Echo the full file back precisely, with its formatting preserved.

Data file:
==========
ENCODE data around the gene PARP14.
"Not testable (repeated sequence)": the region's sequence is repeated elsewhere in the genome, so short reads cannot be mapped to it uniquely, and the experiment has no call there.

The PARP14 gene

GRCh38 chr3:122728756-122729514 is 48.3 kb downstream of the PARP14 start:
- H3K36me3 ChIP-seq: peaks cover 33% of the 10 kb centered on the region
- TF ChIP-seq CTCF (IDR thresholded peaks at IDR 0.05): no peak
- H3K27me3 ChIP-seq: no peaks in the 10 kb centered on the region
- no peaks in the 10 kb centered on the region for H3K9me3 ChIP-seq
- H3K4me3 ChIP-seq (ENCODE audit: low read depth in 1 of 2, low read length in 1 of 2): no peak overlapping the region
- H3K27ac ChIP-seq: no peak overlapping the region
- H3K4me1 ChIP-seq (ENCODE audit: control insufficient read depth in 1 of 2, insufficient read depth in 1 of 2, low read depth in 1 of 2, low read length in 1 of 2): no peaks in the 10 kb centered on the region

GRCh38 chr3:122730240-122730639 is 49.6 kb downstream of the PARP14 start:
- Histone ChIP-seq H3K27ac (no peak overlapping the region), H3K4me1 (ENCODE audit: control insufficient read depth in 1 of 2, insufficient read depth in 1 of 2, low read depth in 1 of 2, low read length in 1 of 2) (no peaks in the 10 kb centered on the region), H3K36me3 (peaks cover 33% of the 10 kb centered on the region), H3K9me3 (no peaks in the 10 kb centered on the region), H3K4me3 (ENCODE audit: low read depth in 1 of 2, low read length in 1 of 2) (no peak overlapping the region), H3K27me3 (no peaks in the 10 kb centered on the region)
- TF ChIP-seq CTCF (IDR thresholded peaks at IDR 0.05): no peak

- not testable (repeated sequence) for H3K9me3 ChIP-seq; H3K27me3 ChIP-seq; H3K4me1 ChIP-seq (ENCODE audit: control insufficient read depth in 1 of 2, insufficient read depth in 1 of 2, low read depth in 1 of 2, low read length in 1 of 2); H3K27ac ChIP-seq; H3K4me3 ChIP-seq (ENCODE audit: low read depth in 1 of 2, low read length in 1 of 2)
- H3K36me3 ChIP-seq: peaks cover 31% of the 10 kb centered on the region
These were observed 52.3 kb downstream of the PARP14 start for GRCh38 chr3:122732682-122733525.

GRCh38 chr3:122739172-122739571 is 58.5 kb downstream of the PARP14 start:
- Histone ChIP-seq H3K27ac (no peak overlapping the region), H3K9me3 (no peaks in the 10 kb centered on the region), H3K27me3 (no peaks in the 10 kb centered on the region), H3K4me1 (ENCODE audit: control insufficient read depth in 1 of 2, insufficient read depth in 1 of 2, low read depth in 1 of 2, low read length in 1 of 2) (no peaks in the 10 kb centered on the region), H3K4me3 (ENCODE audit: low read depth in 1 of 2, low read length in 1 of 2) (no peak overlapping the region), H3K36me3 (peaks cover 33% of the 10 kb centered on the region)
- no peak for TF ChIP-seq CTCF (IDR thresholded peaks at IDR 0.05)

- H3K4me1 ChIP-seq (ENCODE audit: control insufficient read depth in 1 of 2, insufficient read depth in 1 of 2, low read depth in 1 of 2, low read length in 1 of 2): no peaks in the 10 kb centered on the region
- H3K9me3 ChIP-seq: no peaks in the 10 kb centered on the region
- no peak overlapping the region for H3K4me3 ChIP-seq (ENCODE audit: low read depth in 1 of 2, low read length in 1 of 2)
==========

ENCODE data around the gene PARP14.
"Not testable (repeated sequence)": the region's sequence is repeated elsewhere in the genome, so short reads cannot be mapped to it uniquely, and the experiment has no call there.

The PARP14 gene

GRCh38 chr3:122728756-122729514 is 48.3 kb downstream of the PARP14 start:
- H3K36me3 ChIP-seq: peaks cover 33% of the 10 kb centered on the region
- TF ChIP-seq CTCF (IDR thresholded peaks at IDR 0.05): no peak
- H3K27me3 ChIP-seq: no peaks in the 10 kb centered on the region
- no peaks in the 10 kb centered on the region for H3K9me3 ChIP-seq
- H3K4me3 ChIP-seq (ENCODE audit: low read depth in 1 of 2, low read length in 1 of 2): no peak overlapping the region
- H3K27ac ChIP-seq: no peak overlapping the region
- H3K4me1 ChIP-seq (ENCODE audit: control insufficient read depth in 1 of 2, insufficient read depth in 1 of 2, low read depth in 1 of 2, low read length in 1 of 2): no peaks in the 10 kb centered on the region

GRCh38 chr3:122730240-122730639 is 49.6 kb downstream of the PARP14 start:
- Histone ChIP-seq H3K27ac (no peak overlapping the region), H3K4me1 (ENCODE audit: control insufficient read depth in 1 of 2, insufficient read depth in 1 of 2, low read depth in 1 of 2, low read length in 1 of 2) (no peaks in the 10 kb centered on the region), H3K36me3 (peaks cover 33% of the 10 kb centered on the region), H3K9me3 (no peaks in the 10 kb centered on the region), H3K4me3 (ENCODE audit: low read depth in 1 of 2, low read length in 1 of 2) (no peak overlapping the region), H3K27me3 (no peaks in the 10 kb centered on the region)
- TF ChIP-seq CTCF (IDR thresholded peaks at IDR 0.05): no peak

- not testable (repeated sequence) for H3K9me3 ChIP-seq; H3K27me3 ChIP-seq; H3K4me1 ChIP-seq (ENCODE audit: control insufficient read depth in 1 of 2, insufficient read depth in 1 of 2, low read depth in 1 of 2, low read length in 1 of 2); H3K27ac ChIP-seq; H3K4me3 ChIP-seq (ENCODE audit: low read depth in 1 of 2, low read length in 1 of 2)
- H3K36me3 ChIP-seq: peaks cover 31% of the 10 kb centered on the region
These were observed 52.3 kb downstream of the PARP14 start for GRCh38 chr3:122732682-122733525.

GRCh38 chr3:122739172-122739571 is 58.5 kb downstream of the PARP14 start:
- Histone ChIP-seq H3K27ac (no peak overlapping the region), H3K9me3 (no peaks in the 10 kb centered on the region), H3K27me3 (no peaks in the 10 kb centered on the region), H3K4me1 (ENCODE audit: control insufficient read depth in 1 of 2, insufficient read depth in 1 of 2, low read depth in 1 of 2, low read length in 1 of 2) (no peaks in the 10 kb centered on the region), H3K4me3 (ENCODE audit: low read depth in 1 of 2, low read length in 1 of 2) (no peak overlapping the region), H3K36me3 (peaks cover 33% of the 10 kb centered on the region)
- no peak for TF ChIP-seq CTCF (IDR thresholded peaks at IDR 0.05)

- H3K4me1 ChIP-seq (ENCODE audit: control insufficient read depth in 1 of 2, insufficient read depth in 1 of 2, low read depth in 1 of 2, low read length in 1 of 2): no peaks in the 10 kb centered on the region
- H3K9me3 ChIP-seq: no peaks in the 10 kb centered on the region
- no peak overlapping the region for H3K4me3 ChIP-seq (ENCODE audit: low read depth in 1 of 2, low read length in 1 of 2)